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SIR SAMUEL WHITE BAKER
CYPRUS AS I SAW IT IN 1879
page 87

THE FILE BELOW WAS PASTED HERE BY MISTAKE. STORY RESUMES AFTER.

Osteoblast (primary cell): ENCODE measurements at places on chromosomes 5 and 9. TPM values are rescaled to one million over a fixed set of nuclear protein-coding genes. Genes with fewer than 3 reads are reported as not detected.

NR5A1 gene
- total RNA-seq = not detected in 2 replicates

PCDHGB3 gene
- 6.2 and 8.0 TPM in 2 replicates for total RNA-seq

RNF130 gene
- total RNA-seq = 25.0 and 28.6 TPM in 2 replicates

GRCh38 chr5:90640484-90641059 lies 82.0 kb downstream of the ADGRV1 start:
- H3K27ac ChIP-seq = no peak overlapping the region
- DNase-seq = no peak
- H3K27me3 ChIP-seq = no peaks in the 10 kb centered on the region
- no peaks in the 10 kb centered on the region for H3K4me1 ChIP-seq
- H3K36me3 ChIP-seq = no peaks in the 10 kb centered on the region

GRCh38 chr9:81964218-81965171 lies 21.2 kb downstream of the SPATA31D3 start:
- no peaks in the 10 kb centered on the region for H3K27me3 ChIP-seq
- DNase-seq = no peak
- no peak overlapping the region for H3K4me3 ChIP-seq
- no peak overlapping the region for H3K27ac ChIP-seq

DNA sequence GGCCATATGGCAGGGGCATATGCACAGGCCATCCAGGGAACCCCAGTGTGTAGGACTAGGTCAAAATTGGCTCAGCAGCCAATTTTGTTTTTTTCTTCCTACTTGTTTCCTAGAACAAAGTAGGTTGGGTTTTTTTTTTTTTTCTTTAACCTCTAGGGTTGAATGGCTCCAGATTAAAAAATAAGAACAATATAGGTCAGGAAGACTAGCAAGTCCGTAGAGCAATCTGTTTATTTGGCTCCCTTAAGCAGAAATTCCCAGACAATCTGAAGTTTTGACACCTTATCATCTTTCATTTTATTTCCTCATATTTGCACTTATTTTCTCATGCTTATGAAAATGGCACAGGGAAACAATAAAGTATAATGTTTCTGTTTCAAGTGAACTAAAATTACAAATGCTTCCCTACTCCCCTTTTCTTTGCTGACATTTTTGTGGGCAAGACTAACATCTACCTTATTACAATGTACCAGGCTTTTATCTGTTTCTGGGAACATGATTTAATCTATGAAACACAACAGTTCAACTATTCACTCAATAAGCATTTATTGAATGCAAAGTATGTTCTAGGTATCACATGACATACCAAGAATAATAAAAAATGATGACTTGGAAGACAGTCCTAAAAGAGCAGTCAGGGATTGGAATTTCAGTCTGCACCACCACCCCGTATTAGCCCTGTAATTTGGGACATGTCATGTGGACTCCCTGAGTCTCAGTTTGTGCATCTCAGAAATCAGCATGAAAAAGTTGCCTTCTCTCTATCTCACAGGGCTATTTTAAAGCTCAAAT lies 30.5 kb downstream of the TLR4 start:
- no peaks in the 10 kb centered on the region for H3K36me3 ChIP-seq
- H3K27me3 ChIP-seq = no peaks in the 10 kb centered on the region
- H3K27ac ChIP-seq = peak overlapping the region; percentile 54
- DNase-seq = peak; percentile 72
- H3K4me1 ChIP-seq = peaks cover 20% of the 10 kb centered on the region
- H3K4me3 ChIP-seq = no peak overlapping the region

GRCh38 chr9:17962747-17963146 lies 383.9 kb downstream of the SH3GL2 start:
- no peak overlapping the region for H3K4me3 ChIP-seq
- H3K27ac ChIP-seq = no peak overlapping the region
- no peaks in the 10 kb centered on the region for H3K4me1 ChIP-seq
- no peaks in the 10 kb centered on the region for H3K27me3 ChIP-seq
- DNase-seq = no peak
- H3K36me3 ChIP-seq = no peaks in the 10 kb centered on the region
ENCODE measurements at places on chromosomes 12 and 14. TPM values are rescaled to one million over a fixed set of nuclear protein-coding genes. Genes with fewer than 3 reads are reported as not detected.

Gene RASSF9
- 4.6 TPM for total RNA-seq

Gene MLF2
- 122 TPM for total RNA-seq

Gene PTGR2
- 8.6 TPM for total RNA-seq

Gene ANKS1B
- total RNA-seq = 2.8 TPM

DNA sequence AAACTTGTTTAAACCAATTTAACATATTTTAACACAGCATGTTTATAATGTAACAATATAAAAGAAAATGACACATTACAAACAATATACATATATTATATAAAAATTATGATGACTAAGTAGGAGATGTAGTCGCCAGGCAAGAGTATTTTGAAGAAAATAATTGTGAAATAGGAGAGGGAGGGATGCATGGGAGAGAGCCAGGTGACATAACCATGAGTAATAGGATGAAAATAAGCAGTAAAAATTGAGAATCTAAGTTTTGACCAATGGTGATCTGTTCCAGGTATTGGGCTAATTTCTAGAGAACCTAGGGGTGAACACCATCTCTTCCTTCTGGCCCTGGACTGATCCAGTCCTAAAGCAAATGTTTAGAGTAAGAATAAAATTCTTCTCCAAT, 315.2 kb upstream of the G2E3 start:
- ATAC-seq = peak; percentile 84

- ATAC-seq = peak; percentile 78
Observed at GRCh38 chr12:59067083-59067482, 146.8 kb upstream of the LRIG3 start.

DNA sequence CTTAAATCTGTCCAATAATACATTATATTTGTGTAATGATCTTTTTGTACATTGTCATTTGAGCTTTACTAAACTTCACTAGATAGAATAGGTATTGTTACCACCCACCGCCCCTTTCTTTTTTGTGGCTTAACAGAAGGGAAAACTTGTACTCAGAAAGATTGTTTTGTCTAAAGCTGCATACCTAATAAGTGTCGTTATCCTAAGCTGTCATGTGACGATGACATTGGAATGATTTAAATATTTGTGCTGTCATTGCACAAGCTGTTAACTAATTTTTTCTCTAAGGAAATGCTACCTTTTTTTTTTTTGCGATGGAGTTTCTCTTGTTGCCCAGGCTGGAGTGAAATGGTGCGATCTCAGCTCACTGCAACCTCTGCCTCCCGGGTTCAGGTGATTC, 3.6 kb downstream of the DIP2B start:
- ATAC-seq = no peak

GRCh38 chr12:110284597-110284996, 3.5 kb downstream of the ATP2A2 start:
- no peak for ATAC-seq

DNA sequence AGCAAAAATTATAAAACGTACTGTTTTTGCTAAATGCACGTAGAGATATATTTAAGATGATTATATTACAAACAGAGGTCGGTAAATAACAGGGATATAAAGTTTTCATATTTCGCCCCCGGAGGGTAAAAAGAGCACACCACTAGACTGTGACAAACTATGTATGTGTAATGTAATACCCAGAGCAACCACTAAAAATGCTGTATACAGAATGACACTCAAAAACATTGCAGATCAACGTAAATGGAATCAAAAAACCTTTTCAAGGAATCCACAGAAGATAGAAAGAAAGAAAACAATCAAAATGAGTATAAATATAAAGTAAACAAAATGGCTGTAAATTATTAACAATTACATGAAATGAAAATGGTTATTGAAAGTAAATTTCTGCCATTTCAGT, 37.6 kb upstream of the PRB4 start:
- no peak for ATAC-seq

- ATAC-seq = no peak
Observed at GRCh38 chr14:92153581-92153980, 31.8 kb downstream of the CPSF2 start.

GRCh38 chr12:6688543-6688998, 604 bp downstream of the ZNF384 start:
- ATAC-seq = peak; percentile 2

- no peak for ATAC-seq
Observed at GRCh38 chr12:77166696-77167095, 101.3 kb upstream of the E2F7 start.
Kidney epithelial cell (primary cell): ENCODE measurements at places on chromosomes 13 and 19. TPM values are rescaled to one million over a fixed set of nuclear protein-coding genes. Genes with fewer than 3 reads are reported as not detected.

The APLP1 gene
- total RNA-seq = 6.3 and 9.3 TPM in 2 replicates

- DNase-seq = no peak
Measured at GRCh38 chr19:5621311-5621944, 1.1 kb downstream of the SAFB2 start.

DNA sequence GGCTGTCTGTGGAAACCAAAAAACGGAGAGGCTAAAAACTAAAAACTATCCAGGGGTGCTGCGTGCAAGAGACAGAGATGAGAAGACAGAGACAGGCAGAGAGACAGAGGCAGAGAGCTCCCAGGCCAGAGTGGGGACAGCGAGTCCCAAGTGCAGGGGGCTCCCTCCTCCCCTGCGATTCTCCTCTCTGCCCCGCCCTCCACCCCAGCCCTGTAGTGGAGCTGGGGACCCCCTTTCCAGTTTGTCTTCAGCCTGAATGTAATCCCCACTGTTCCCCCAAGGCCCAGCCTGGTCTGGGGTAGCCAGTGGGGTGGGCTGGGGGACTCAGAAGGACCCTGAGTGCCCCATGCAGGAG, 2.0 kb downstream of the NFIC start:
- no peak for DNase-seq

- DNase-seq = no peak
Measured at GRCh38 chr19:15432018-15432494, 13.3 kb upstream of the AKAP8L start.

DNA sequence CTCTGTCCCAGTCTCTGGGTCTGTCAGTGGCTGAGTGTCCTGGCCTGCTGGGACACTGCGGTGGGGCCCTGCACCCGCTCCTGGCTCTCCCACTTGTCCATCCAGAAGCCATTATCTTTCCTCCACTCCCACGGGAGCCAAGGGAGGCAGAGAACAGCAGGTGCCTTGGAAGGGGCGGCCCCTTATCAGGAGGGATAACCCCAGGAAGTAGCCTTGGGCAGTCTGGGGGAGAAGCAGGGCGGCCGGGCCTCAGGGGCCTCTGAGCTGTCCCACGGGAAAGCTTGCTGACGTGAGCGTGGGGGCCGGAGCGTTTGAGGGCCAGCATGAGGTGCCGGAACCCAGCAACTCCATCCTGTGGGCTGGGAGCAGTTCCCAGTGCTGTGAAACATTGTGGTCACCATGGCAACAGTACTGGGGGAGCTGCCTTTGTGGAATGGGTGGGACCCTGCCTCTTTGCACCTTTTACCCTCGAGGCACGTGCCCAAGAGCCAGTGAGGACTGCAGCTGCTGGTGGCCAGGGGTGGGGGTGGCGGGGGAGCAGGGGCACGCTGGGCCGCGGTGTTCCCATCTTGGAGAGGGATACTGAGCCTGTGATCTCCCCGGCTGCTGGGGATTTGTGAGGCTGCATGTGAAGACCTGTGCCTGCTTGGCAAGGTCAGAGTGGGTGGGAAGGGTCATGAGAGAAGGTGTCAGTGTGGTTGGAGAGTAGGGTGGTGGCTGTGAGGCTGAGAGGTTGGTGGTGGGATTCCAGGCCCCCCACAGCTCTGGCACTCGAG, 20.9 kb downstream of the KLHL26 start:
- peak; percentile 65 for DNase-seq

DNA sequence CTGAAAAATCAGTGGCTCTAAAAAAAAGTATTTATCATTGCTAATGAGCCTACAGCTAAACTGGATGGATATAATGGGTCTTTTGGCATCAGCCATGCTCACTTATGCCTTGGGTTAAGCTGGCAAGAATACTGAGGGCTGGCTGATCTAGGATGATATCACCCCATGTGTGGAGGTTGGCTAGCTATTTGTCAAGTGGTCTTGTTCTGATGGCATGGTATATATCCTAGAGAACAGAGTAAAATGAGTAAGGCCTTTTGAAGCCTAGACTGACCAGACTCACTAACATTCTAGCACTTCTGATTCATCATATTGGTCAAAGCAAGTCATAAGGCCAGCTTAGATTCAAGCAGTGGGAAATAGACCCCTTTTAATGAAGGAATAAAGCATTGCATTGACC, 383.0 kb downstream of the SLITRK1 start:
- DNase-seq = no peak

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barrenness, where the water-power was expended by absorption. It was impossible to form any idea of the extent d l Kythrea from the outside view. A succession of largì villages with fields highly cultivated covered the surfacJ at the base of the mountains, but the true Kythrea^ was partially concealed by the curious ravine through! which the water of the springs is conducted by aquel ducts until it reaches the lower ground. For a distanced of three miles this ravine is occupied by houses ancl gardens, all of which are supplied by the stream, whicrl turns thirty-two water-mills in its course. The water! wheels in Cyprus are horizontal turbines, and I have only met with one over-shot wheel in the island ; this! is on the estate of M. Mattei at Kuklia. The range of mountains exactly above the village exhibits a peculiar example of the effect of water-wasa for about two hundred feet from the base. From the heights at Government House, twelve miles distant, I had observed through the telescope a curious succession] of conical heaps resembling volcanic mounds of hard-] enéd mud ; these rose one above the other alond the base of the hills like miniature mountain-rangesa Even when near Kythrea I could not understand thd formation, until we found ourselves riding through the steep ravine which holds the watercourse and ascends ing by a narrow path among the countless hills that I have described. Both sides of the gorge, and alsc^ the deep bottom, are occupied by houses with fruitful? gardens, rich in mulberry, orange, lemon, apricots, olives, forming groves of trees that in summer must1 be delightful. Sometimes after clambering up steep and stony paths which had originally been paved we entered into villages, the roofs of the houses below ul

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